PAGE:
I was draped in shimmering scarves. A colorful turban perched atop Bob’s head. We boarded an oxcart, sat regally on pillows, and set off, bumping along a dusty road, en route to “ a mesmerizing, surreal dinner.”
Soon it would be dark, but it was still light enough to admire distant mountains, lonely cows foraging for food and the occasional villager checking on his sheep. We were headed to a 16th century step well in the hills surrounding Rawla Narlai, an ancient hunting manor turned hotel/resort deep in Rajasthan, India.
Step wells are just that – subterranean Indian architectural structures, wells accessed by a series of steps down to a pool of water.
Dinner at the edge of this ancient well was good, but it was the ambience that deserves the stars. Magic and mystical. Seven hundred oil lamps flickered all around the deep hole. Hypnotic sounds echoed from the eerie darkness. Costumed waiters mysteriously appeared offering us all manner of delicacies on silver trays.
OK. It is all very touristy and not the kind of experience we usually opt for during our travels. But, we were the only tourists. Just us, the waiters, and a few musicians in the midst of this wild and weird setting. When there are more participants (almost always), more entertainment accompanies the spectacle. We had it all to ourselves, and it was indeed “mesmerizing,”as promised in the literature.
Not many tourists visit Rajasthan, India’s best-loved region, in May when temperatures reach 45 C°, (113 F°) – even above. But, after attending Alok and Ankita’s April 2018 Wedding (see previous post June 21, 2018), we wanted to see more of India. It was hot, very hot, but we survived. We did all on the itinerary except the ride on the legendary Kipling Train, “only 3rdclass.” We were told the train was not running, but I suspect the tour operator felt two old geezers would likely succumb on the two-hour “rudimentary” journey in that heat. He may have been right.
It was a disappointment, but we feasted on so much during our fascinating Rajasthan journey — and I do not mean food. There was plenty of that, but, for the most part, a bit too fiery for us. Palaces, temples, forts, gardens, crafts, folk art, bustling cities, varied landscape — Rajasthan has all.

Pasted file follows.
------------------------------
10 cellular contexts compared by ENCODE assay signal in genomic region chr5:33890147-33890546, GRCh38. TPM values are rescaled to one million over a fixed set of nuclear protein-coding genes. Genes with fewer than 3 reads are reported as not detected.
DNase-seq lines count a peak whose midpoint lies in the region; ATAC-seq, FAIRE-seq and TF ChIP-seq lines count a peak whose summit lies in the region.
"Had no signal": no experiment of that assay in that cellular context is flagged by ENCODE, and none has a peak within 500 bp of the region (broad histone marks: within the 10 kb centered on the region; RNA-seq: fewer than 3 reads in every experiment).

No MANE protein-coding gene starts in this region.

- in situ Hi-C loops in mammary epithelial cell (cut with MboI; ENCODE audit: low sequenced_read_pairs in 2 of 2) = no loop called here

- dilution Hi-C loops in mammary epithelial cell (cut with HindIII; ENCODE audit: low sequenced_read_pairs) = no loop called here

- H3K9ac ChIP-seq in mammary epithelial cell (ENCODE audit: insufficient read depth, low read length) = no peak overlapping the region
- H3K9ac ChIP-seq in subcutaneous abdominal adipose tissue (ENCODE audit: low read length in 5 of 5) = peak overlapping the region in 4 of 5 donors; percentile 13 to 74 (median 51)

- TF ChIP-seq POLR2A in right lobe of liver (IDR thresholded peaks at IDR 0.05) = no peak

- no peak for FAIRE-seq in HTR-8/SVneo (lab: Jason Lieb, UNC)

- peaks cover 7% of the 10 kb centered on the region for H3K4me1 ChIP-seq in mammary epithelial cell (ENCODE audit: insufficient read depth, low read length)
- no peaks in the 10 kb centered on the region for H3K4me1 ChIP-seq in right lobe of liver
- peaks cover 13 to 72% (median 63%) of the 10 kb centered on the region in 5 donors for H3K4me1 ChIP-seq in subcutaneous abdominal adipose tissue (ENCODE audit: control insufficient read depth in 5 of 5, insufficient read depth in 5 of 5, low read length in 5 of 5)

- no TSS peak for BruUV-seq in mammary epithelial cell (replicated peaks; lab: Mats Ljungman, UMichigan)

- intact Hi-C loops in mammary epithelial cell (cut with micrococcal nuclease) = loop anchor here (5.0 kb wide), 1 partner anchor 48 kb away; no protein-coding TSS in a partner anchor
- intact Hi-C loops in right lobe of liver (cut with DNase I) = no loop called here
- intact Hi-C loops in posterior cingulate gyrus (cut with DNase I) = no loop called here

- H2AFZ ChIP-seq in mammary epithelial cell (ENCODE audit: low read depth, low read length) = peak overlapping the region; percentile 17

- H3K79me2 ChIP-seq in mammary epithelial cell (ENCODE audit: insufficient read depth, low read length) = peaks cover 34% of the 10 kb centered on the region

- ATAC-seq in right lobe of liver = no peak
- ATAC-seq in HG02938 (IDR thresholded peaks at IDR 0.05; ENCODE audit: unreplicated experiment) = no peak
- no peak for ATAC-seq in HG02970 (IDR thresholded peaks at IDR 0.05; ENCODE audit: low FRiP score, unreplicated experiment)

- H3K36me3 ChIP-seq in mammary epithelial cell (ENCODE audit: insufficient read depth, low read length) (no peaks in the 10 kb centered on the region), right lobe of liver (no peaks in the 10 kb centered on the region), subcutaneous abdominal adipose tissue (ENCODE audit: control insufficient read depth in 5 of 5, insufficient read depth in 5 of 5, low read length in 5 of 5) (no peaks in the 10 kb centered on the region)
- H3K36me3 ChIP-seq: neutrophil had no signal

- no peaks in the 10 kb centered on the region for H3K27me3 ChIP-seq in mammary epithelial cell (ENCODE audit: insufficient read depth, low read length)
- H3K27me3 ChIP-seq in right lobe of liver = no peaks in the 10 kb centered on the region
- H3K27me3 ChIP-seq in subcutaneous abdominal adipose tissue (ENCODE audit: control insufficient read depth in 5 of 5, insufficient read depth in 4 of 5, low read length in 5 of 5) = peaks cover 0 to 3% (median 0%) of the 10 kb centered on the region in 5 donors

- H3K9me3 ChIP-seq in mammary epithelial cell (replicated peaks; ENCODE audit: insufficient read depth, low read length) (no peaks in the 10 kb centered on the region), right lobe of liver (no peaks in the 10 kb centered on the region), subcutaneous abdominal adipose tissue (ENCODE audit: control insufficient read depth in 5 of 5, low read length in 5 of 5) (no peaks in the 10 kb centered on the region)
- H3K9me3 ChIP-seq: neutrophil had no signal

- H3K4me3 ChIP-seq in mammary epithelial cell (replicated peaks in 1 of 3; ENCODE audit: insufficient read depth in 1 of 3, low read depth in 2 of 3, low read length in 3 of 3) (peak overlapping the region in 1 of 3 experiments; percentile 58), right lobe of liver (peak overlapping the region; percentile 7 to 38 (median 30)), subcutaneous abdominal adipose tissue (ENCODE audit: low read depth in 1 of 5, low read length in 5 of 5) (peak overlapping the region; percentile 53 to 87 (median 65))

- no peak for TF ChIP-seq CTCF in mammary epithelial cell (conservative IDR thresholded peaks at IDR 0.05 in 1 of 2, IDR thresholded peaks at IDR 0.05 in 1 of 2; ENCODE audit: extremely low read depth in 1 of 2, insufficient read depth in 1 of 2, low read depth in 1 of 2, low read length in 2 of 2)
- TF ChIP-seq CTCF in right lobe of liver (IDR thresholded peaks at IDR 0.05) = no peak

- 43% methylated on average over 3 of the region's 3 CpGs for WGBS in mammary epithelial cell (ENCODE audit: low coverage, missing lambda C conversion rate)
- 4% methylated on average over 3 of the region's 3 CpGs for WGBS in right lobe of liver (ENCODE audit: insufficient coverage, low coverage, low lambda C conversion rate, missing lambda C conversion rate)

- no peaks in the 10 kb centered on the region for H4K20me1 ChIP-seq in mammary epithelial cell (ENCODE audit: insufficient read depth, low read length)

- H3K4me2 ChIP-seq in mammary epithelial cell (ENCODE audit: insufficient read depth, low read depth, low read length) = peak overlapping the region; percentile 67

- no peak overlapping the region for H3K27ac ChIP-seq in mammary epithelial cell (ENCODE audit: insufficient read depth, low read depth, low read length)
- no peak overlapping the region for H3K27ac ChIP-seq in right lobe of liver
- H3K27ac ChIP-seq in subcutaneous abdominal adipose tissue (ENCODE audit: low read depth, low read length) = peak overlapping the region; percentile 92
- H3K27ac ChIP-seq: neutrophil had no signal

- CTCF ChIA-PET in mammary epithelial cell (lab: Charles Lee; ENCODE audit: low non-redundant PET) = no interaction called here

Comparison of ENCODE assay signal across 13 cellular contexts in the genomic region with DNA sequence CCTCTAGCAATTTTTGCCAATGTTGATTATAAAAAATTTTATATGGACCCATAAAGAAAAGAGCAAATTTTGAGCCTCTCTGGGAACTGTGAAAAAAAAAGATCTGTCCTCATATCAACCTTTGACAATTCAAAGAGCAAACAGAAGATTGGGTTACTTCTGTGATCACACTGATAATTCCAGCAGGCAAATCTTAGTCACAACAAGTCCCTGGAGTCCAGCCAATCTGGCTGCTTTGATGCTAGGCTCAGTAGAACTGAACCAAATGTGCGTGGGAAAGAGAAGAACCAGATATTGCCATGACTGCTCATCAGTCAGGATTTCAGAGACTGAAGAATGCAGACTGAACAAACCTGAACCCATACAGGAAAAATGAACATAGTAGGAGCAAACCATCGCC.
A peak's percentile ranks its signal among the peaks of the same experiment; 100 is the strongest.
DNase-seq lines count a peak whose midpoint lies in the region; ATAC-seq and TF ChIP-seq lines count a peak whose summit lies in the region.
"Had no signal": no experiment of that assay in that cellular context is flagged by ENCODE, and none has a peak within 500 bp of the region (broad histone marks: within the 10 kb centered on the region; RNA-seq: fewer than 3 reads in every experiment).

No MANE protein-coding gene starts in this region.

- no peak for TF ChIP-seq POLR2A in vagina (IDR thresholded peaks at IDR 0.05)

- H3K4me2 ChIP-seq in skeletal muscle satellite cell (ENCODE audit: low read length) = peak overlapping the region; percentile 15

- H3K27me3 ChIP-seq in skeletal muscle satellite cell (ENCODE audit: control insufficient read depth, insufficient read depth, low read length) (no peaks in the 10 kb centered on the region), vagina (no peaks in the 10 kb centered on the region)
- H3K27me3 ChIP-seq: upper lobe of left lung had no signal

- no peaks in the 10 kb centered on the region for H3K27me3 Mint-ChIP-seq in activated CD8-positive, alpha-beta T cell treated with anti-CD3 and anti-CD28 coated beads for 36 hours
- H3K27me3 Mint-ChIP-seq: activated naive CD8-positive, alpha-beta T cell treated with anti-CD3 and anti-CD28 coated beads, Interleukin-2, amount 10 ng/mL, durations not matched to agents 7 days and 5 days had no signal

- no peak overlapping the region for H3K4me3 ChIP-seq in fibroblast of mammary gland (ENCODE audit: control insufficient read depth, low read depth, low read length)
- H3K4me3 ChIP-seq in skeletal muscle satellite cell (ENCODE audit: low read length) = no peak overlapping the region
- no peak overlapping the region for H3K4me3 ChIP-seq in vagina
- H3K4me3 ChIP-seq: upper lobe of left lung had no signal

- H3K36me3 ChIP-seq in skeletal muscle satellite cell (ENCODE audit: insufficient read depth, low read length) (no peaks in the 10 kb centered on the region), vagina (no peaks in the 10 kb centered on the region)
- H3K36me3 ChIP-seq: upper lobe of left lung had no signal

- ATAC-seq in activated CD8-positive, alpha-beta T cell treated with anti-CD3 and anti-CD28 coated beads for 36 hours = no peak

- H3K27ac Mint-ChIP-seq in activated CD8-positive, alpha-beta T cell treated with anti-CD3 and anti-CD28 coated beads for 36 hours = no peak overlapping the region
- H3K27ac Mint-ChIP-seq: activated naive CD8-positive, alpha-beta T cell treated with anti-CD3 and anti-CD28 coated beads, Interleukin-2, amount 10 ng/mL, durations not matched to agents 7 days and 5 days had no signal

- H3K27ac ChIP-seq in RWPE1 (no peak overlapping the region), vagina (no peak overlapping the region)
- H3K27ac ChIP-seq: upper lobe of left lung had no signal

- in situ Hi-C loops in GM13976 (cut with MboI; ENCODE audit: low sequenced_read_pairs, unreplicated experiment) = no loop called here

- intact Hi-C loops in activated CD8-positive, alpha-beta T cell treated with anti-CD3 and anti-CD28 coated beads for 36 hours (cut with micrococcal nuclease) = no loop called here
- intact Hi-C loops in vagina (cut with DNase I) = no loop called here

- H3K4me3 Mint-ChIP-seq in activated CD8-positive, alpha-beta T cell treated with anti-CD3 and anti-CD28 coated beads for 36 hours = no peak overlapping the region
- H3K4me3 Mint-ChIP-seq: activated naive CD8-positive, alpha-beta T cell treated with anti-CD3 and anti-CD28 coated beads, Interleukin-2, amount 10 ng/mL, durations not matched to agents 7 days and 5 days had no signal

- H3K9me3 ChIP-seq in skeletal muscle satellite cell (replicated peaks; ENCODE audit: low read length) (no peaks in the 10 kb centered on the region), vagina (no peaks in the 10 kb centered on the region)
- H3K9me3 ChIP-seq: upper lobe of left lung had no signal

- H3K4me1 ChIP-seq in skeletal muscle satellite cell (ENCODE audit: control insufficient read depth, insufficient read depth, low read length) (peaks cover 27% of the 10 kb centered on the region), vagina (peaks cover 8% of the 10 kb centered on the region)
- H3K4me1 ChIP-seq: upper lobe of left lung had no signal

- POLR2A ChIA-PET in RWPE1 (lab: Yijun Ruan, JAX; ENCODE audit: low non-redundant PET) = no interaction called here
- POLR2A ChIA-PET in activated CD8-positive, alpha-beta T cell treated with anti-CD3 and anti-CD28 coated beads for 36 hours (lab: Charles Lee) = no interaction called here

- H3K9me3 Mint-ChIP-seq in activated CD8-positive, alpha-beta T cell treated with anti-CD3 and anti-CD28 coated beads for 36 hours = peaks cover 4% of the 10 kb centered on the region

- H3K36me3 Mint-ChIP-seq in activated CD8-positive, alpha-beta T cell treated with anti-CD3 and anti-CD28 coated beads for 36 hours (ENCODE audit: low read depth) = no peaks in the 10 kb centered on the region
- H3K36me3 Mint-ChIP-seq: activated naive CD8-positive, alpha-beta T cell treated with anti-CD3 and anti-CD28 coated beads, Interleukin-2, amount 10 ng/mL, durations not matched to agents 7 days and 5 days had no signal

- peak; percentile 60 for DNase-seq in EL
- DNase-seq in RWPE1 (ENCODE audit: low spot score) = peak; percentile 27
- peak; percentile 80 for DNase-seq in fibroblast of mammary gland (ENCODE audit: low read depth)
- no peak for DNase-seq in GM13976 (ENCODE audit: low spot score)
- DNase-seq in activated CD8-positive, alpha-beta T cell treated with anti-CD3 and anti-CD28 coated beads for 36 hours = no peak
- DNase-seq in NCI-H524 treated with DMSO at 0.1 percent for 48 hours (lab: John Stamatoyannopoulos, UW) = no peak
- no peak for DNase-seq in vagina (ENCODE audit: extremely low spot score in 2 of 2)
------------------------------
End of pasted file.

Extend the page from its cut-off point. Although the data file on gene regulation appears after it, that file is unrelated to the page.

The idyllic “holy” village of Narlai sits at the base of an imposing rock hill topped with a colossal elephant statue. We, and an Indian family, were the only guests at Rawla, our 32-room abode that originally belonged the King of Jodhpur and served as a retreat for the royal family.
We followed a hotel employee for a guided village walk, were invited inside a few houses, and marveled at a newly reconstructed Jain temple. We witnessed the daily religious fire ceremony.
Jainism is an ancient Indian religion which preaches non-injury to living creatures and re-incarnation. Many Jains from Narlai, as well as Hindis, have gone off to work in big cities, but own property in the village and contribute generously to its temples (300 in the village of 10,000).
For me the crème de la crème of the Indian trip waited up in the hills – a sighting of the secretive and seldom-seen leopard. See previous post: “India’s Big Cats.”
Narlai may not be on the average Rajasthan itinerary for foreigners. Our “morning walk through the pink city,” offered by the Samode Haveli in Jaipur was also off the beaten tourist track. This, like the other hotels where we stayed in Rajasthan, is a heritage hotel, a lavish palace still owned by maharajas but converted into a hotel.
We left the hotel at 6 a.m. and followed the hotel manager to places not on the tourist circuit . Most guided tours offer nothing “out of the box,” he said, so the hotel came up with this tour to show visitors more of Jaipur than the city’s top sights, the Amber Fort and city palace museum.
We visited the market, stopped for tastings of street food specials, and we learned, about garbage collection, street sweepers, religion and more.
Hindis believe that all living things have souls and cannot be killed. As an animal lover, I am intrigued with the sacred, ubiquitous cows, stray dogs, and monkeys. The cows that wander freely everywhere usually belong to someone, he said.
The owners tie up the calves and let the mothers roam, knowing they will come back to their babies. The dogs, he said, usually have homes of sort too. “Everyone makes so much food so they give leftovers to the dogs.” The dogs return and “guard the house.” Beware of monkeys. We noticed a group of the rascals on our walk. “That one is especially bad,” he said, pointing to the “dominant male…. He sends his troops out to scout houses. If the coast is clear, they return and raid the place. They know how to open refrigerators. They are very intelligent.”
Visiting Rajasthan’s magnificent palaces and forts is impressive, awesome. We also especially enjoyed a visit to a tiny enclave of Bishnoi, a tribe known for love of wild animals. The tribal leader, a jovial character, showed us how he wraps 15 meters of cloth around his head to form his turban. He insisted we taste Bhang, a very potent brew which “can make you crazy.” Alcohol is supposedly forbidden, but “Lord Shiva likes Bhang so much we offer it to him,” – and have a healthy shot in the process.
Rajasthan is all about color: vibrant saris wrapped around women; towering vivid, turbans crowning men’s heads; markets bursting with colorful vegetables, fabric and jewelry. Even towns are associated with color, Jaipur, “the pink city;” and Jodhpur, “the blue town.”
“A picture is worth a thousand words” Enough of my words. Scroll down for more picture highlights of Rajasthan.
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Our fascinating 11-day tour of Rajasthan was organized by Wild Frontiers. Accommodations in the gorgeous maharaja palace hotels were fabulous. www.wildfrontiers.co.uk
By popular request following a Facebook photo, Today’s Taste features a decadent and delicious recipe. Click on photo above right for details.